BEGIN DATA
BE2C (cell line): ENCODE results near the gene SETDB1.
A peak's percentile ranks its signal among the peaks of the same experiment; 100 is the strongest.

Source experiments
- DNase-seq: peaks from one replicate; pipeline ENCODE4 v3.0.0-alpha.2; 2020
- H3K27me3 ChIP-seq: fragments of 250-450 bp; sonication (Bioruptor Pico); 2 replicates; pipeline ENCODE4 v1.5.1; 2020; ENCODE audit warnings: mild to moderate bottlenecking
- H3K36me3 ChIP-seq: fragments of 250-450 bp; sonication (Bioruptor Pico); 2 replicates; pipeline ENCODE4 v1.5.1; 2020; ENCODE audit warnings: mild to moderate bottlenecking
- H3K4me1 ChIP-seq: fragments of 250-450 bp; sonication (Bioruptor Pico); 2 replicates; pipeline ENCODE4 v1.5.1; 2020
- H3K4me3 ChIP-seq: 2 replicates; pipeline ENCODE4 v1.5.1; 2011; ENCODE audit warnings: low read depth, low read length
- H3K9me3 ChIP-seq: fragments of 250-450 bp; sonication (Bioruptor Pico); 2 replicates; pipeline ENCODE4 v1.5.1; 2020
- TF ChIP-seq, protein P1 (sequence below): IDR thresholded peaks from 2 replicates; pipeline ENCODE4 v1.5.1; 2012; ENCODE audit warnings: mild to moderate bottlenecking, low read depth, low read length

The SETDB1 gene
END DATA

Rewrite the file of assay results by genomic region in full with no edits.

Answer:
BE2C (cell line): ENCODE results near the gene SETDB1.
A peak's percentile ranks its signal among the peaks of the same experiment; 100 is the strongest.

Source experiments
- DNase-seq: peaks from one replicate; pipeline ENCODE4 v3.0.0-alpha.2; 2020
- H3K27me3 ChIP-seq: fragments of 250-450 bp; sonication (Bioruptor Pico); 2 replicates; pipeline ENCODE4 v1.5.1; 2020; ENCODE audit warnings: mild to moderate bottlenecking
- H3K36me3 ChIP-seq: fragments of 250-450 bp; sonication (Bioruptor Pico); 2 replicates; pipeline ENCODE4 v1.5.1; 2020; ENCODE audit warnings: mild to moderate bottlenecking
- H3K4me1 ChIP-seq: fragments of 250-450 bp; sonication (Bioruptor Pico); 2 replicates; pipeline ENCODE4 v1.5.1; 2020
- H3K4me3 ChIP-seq: 2 replicates; pipeline ENCODE4 v1.5.1; 2011; ENCODE audit warnings: low read depth, low read length
- H3K9me3 ChIP-seq: fragments of 250-450 bp; sonication (Bioruptor Pico); 2 replicates; pipeline ENCODE4 v1.5.1; 2020
- TF ChIP-seq, protein P1 (sequence below): IDR thresholded peaks from 2 replicates; pipeline ENCODE4 v1.5.1; 2012; ENCODE audit warnings: mild to moderate bottlenecking, low read depth, low read length

The SETDB1 gene